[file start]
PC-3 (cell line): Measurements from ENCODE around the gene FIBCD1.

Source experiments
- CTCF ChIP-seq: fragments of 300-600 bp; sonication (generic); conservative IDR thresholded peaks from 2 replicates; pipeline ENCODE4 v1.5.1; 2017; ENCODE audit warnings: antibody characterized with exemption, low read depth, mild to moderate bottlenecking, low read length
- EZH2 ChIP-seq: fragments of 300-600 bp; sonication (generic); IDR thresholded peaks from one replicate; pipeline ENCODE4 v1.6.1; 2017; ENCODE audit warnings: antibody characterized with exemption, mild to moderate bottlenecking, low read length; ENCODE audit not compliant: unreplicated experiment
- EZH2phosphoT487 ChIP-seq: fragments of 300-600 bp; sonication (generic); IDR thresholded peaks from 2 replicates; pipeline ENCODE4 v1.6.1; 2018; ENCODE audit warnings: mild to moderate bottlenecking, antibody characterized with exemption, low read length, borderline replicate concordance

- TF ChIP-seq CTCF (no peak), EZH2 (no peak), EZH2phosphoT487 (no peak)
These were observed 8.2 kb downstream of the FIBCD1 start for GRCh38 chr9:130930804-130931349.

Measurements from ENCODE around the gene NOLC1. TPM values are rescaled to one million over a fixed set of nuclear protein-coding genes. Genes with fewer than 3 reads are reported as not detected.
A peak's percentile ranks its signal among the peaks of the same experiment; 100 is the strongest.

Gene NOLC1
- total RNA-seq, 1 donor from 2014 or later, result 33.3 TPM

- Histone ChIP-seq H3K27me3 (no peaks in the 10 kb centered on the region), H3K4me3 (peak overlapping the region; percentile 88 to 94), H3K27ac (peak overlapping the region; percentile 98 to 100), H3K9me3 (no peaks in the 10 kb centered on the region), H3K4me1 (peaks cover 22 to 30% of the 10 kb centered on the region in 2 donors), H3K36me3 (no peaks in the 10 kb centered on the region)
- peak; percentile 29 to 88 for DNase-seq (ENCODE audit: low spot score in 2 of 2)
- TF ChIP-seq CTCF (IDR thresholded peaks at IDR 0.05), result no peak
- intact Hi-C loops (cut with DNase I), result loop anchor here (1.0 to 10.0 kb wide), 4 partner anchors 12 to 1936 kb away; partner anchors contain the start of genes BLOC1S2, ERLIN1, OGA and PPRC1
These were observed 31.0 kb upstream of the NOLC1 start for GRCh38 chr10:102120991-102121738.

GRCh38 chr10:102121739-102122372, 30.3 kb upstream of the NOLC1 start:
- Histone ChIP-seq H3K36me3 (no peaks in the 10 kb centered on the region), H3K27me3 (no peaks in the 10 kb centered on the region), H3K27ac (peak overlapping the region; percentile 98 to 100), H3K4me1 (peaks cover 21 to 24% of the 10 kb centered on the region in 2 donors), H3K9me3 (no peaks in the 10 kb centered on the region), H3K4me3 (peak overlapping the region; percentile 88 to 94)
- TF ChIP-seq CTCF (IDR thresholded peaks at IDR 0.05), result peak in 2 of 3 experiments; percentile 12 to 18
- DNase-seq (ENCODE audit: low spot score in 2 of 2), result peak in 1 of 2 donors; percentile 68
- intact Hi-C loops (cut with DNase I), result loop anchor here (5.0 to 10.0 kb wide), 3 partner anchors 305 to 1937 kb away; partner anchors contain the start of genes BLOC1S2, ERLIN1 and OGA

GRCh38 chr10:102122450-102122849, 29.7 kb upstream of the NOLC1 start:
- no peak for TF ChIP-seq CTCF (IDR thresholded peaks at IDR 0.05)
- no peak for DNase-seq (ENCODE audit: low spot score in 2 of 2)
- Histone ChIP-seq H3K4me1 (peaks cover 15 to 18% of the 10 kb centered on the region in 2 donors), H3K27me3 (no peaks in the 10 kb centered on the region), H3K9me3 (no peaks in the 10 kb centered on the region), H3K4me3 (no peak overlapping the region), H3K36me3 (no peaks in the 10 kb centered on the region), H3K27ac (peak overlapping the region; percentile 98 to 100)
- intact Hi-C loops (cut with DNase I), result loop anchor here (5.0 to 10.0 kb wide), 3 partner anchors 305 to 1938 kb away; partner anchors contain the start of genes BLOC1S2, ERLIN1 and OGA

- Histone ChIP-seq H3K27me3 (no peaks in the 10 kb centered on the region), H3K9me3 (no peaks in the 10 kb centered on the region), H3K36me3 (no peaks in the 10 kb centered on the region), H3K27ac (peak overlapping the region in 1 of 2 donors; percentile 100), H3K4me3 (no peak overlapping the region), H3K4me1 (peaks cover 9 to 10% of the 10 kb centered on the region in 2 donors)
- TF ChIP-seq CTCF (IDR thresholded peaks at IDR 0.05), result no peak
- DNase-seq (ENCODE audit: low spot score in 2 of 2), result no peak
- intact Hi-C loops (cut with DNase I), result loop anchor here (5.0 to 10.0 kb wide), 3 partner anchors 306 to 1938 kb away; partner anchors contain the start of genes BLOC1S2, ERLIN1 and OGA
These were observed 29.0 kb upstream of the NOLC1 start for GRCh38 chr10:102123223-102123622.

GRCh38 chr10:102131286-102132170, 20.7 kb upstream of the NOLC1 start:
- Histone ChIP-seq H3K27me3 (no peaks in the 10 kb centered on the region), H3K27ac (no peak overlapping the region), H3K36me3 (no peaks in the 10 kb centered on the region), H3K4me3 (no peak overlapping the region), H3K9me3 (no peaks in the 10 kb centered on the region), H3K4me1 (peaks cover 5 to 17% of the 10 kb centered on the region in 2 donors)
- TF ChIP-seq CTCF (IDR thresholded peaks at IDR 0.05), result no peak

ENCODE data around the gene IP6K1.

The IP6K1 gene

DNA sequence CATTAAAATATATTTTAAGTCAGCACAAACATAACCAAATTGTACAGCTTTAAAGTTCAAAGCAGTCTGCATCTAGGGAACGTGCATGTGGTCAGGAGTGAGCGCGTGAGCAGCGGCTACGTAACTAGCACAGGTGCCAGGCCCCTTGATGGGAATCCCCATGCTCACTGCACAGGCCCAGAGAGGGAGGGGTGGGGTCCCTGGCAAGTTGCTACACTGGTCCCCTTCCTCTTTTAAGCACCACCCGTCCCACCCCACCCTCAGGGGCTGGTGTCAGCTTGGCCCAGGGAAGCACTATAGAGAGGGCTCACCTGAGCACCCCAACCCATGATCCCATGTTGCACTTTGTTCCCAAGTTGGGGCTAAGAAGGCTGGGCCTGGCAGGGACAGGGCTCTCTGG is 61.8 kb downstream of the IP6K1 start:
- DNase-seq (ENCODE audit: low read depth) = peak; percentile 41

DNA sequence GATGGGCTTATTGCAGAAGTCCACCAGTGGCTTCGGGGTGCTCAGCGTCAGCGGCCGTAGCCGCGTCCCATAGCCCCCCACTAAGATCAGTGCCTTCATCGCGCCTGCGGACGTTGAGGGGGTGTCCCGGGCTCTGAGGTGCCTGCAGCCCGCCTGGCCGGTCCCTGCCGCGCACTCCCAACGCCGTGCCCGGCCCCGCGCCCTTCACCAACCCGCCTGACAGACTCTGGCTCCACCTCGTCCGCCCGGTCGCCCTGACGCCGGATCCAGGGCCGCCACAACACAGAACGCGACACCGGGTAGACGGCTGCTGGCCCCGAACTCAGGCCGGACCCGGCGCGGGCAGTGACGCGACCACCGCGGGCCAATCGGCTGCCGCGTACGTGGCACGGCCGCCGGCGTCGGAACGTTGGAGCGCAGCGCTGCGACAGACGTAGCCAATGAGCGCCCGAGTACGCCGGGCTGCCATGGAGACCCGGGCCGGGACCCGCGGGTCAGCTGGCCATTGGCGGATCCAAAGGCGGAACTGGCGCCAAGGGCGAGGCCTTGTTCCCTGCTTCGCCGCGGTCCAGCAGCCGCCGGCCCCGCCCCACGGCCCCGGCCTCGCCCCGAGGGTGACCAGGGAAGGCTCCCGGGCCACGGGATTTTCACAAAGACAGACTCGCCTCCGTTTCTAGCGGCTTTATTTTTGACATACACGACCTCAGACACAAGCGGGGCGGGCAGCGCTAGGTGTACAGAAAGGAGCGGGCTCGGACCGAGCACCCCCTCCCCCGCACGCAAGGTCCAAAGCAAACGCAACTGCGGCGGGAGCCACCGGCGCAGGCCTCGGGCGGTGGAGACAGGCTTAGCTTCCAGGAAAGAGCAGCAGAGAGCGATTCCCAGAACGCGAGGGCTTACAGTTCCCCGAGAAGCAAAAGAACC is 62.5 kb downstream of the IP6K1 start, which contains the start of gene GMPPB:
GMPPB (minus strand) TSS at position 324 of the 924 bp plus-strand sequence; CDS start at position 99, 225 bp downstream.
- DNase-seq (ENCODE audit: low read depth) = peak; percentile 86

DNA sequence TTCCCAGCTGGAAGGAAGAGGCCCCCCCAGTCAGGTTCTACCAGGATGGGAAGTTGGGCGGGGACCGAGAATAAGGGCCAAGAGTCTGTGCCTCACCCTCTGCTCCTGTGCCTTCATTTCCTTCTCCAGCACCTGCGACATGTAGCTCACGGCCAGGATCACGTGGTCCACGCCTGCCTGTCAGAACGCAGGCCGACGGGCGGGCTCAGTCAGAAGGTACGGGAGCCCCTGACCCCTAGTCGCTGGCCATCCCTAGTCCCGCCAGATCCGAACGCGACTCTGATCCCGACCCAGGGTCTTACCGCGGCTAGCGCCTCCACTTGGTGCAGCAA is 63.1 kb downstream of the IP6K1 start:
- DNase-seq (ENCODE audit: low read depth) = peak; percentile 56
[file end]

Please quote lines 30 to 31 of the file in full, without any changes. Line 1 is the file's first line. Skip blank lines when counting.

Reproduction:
- intact Hi-C loops (cut with DNase I), result loop anchor here (5.0 to 10.0 kb wide), 3 partner anchors 306 to 1938 kb away; partner anchors contain the start of genes BLOC1S2, ERLIN1 and OGA
These were observed 29.0 kb upstream of the NOLC1 start for GRCh38 chr10:102123223-102123622.